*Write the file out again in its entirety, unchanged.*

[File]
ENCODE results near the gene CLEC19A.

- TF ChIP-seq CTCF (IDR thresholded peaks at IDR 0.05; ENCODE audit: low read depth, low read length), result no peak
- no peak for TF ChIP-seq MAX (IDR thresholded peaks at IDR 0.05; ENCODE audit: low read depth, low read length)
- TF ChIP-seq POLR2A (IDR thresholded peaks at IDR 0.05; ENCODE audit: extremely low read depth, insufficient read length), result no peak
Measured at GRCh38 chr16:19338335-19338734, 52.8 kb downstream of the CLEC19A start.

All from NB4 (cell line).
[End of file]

ENCODE results near the gene CLEC19A.

- TF ChIP-seq CTCF (IDR thresholded peaks at IDR 0.05; ENCODE audit: low read depth, low read length), result no peak
- no peak for TF ChIP-seq MAX (IDR thresholded peaks at IDR 0.05; ENCODE audit: low read depth, low read length)
- TF ChIP-seq POLR2A (IDR thresholded peaks at IDR 0.05; ENCODE audit: extremely low read depth, insufficient read length), result no peak
Measured at GRCh38 chr16:19338335-19338734, 52.8 kb downstream of the CLEC19A start.

All from NB4 (cell line).